Every time the White House press pool reports that the President is visiting a location whose primary offering is golf (i.e., a "golf club"), the "Trump Golf Count" is increased by one. Visits to two different clubs on the same day (e.g., on February 11, 2017 with Shinzo Abe) count as two visits. Evening visits (e.g., when arriving at Trump National Bedminster for a weekend stay) are currently not counted, although each full day spent at Bedminster is counted as a separate visit.
Whenever there are pictures of Trump playing golf or wearing golf attire such as cleats or a golf glove, or whenever the White House confirms that the President "might have hit a few balls", the confirmed outing count is increased by one.
Since the White House rarely (never?) confirms that Trump has golfed on a particular day, our site's count of "confirmed golf outings" represents an extremely conservative estimate of the dates on which he has actually golfed. As an alternative, Philip Bump of the Washington Post has compiled a list of dates on which the President "likely" golfed, so we now include counts of those dates as "likely" outings both on our chart and in our data table.
Our total estimated cost currently includes five components: (1) Cost of flights to Mar a Lago and Bedminster, New Jersey, using Philip Bump's estimate of $514,000 per hour of flight time, (2) An additional $6.4 million per year, prorated per day at a rate based on money reimbursed so far, allocated to Palm Beach and Bedminster for "extraordinary law enforcement personnel costs", (3) Coast guard costs for protection of Mar a Lago, estimated at $236,000 per day spent there (see Drew Harwell's report for sources), (4) Costs paid by the U.S. government for Trump's stay at his club and rental of luxury vehicles in Turnberry, Scotland in July, 2018, and (5) Cost of staying at his golf club in Doonbeg, Ireland, rather than London during his visit to the United Kingdom in June, 2019.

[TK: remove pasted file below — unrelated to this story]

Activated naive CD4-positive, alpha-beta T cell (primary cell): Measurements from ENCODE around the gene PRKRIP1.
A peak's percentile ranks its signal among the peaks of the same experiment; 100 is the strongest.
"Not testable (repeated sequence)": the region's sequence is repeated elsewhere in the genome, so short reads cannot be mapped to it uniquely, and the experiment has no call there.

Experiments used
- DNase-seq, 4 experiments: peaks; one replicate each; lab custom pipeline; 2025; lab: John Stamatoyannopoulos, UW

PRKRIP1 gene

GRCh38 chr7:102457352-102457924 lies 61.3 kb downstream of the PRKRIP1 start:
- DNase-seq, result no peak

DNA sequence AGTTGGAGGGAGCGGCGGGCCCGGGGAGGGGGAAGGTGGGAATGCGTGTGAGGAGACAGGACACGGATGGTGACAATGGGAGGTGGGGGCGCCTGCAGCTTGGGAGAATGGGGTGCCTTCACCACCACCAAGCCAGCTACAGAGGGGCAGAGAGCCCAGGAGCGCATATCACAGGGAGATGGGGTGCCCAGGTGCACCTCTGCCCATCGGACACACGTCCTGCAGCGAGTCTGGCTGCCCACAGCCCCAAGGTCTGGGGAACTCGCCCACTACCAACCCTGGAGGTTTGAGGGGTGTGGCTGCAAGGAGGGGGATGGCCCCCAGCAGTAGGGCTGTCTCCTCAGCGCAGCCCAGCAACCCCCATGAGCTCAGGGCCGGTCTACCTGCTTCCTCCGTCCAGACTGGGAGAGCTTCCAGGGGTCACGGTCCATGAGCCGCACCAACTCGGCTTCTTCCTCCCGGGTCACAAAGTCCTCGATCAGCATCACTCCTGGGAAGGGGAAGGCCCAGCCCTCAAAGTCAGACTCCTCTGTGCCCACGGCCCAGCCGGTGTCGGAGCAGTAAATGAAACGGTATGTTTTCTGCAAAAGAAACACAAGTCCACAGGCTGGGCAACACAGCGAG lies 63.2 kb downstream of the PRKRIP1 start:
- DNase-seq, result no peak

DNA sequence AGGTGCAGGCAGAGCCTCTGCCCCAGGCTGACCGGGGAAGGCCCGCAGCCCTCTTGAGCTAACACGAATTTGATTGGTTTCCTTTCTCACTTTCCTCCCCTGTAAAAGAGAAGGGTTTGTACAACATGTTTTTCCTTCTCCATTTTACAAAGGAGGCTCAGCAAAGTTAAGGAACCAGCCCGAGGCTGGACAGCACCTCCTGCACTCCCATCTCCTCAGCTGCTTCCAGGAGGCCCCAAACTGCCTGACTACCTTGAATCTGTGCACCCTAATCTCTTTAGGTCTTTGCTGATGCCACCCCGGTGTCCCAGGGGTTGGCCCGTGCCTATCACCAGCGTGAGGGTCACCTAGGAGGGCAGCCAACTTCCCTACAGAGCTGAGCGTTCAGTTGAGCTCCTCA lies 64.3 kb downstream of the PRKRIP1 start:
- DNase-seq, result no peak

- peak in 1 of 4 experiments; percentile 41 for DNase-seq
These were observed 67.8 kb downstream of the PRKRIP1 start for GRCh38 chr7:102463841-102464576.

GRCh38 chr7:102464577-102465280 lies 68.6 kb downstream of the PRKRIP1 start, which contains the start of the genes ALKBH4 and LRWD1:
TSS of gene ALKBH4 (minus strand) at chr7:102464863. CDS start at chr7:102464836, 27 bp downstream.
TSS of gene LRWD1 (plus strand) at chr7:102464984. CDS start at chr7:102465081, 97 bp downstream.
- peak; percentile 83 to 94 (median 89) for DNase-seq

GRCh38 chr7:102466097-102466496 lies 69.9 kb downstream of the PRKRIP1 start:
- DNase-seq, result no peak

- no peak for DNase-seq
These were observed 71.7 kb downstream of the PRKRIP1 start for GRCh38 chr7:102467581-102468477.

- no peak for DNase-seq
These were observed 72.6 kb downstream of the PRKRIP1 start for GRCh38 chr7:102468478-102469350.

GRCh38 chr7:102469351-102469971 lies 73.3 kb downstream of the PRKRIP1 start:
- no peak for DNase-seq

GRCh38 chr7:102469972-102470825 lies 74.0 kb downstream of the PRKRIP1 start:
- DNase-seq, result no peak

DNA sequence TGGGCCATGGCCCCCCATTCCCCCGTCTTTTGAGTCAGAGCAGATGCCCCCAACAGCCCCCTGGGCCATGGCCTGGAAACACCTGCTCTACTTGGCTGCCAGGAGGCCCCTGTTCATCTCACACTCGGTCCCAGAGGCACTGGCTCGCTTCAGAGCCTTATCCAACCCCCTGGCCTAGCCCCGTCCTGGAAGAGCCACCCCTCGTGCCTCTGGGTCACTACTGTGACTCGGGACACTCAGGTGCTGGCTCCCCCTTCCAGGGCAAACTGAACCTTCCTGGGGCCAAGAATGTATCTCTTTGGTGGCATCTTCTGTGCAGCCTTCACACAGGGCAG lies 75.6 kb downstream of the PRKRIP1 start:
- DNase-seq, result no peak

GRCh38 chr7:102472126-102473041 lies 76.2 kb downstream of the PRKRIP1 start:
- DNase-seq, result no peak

The short answer is that the "cost to taxpayers" we report is generally not going directly to Trump, and any that is is not yet being reported. There is clearly an indirect benefit to Trump when he advertises his clubs by playing there and greeting his guests, or when he calls Mar-a-Lago or Bedminster his winter or summer "White House", but there is probably also some money going directly to these clubs for Secret Service members' accomodations and food. When these figures are eventually made public, we will add them to our total.
Trump's stays at his golf club in Bedminster, New Jersey are different from his visits to his other clubs. Because he owns a house at Bedminster, and press are not allowed access to the club, there is generally no way to tell if he is out on the links at any given time. At this point, whenever Trump spends the greater part of a day at Bedminster, we count it as a "visit". The rules for "confirmed outings" are the same at Bedminster as for other clubs.
While Barack Obama was relatively open about his golf habit (President Obama is said to have golfed more than 300 times during his 8 years in office), Donald Trump has been more secretive about his. Pool reporters are not informed, in general, about the President's golf outings, nor are they allowed to observe him on the links. For this reason, Trump golf trackers have resorted to counting "visits" to golf courses rather than rounds of golf. Even this is a difficult statistic, though. At Trump National Golf Club in Bedminster, New Jersey, the President lodges at the golf course for multiple days. Should this be one visit or many?
Believe it or not, this is a frequently asked question. Each person is entitled to his or her own opinion, but it is the firm belief of the creators of trumpgolfcount.com that the President does very little work and plays quite a bit of golf when visiting his golf clubs.